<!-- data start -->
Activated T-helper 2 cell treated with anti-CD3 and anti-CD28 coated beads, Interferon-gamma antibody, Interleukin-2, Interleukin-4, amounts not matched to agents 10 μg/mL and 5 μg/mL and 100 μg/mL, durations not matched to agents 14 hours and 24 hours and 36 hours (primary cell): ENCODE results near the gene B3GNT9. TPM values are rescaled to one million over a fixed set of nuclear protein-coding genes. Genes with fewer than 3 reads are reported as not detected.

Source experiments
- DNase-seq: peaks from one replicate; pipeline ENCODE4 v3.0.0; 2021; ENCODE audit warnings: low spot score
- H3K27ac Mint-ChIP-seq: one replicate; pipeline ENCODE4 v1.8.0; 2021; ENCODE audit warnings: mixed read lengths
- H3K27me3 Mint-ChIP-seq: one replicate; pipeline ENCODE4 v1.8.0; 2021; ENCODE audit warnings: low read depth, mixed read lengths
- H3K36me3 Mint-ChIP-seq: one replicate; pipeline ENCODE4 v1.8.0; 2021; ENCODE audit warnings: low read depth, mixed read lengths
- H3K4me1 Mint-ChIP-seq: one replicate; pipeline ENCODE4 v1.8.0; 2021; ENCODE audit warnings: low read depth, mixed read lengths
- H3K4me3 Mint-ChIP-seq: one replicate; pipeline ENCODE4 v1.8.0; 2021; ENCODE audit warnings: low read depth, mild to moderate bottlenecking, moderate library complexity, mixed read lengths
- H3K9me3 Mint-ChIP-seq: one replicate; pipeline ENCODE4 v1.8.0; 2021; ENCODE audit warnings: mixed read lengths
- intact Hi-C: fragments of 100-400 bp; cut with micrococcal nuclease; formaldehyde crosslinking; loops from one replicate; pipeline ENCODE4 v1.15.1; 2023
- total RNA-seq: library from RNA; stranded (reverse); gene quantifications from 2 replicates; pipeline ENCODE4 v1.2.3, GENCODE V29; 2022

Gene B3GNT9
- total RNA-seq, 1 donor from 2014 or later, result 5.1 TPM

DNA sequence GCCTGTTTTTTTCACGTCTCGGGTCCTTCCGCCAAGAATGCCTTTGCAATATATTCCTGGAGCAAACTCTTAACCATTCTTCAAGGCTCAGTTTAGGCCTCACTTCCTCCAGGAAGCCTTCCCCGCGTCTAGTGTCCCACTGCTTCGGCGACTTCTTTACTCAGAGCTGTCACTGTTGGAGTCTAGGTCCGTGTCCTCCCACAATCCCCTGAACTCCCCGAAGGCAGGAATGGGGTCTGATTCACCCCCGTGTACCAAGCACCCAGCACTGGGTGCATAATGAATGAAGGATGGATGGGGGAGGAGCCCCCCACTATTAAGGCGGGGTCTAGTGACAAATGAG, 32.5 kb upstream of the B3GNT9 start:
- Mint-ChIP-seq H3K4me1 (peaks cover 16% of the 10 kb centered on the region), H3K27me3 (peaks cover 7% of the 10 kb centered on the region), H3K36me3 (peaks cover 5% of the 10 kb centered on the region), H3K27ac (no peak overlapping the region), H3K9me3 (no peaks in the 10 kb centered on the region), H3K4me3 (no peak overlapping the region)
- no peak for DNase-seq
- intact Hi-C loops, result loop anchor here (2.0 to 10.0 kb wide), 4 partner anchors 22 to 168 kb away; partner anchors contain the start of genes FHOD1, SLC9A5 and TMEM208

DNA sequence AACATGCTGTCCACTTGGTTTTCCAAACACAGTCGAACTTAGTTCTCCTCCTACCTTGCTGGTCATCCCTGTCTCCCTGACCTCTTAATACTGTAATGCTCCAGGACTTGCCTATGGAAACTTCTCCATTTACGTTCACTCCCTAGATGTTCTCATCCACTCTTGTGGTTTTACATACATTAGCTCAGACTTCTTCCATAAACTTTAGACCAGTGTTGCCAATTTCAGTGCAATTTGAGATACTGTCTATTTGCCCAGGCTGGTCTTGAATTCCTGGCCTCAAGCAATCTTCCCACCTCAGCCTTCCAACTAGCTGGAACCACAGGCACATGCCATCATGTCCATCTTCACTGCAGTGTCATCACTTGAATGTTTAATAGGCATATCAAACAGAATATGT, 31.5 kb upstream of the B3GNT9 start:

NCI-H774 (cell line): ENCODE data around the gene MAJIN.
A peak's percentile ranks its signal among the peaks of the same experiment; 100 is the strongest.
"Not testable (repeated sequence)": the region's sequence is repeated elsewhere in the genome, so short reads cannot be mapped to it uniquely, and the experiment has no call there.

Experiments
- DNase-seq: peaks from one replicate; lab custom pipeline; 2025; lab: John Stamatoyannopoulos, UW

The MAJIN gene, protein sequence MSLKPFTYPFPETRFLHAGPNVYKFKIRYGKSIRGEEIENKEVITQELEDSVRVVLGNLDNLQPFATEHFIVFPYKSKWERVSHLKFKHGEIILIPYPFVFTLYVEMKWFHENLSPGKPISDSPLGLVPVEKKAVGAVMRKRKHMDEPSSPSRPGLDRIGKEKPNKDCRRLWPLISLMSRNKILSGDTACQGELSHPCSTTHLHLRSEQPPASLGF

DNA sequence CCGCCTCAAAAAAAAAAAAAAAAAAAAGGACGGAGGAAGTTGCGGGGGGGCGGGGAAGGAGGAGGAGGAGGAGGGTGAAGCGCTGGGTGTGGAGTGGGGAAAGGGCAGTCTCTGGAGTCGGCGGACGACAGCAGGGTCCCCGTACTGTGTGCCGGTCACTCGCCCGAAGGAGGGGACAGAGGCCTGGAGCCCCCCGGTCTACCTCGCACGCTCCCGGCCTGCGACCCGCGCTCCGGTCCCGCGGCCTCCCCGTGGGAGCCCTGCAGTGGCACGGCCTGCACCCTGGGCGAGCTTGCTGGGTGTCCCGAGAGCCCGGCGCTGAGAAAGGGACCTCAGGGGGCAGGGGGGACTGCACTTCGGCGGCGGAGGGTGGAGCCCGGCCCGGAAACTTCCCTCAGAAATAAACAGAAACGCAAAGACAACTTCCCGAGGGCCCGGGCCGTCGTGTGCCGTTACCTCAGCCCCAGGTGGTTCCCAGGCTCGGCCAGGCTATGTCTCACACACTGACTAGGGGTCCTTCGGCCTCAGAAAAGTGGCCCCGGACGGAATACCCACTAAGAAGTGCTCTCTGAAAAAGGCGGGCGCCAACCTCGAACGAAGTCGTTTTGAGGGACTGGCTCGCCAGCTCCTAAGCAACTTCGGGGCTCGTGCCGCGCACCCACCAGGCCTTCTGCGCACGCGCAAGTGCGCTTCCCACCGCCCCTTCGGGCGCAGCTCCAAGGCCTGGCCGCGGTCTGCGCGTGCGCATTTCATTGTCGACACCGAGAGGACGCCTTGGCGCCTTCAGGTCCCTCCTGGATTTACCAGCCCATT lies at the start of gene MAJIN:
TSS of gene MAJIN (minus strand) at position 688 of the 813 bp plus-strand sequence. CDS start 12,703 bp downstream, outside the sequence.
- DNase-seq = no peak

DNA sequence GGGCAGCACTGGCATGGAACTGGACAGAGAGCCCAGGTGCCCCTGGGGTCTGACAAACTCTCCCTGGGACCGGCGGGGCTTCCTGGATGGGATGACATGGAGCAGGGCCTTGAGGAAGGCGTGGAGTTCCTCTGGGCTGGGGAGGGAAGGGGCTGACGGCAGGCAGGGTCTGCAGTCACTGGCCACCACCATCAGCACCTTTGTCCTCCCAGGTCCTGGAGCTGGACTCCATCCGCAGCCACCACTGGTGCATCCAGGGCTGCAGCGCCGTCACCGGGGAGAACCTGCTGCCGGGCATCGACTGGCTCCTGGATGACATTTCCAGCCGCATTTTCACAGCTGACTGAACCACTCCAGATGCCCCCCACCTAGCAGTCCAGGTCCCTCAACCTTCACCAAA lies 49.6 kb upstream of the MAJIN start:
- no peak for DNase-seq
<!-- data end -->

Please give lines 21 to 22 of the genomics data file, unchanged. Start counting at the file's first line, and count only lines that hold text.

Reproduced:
"Not testable (repeated sequence)": the region's sequence is repeated elsewhere in the genome, so short reads cannot be mapped to it uniquely, and the experiment has no call there.

Experiments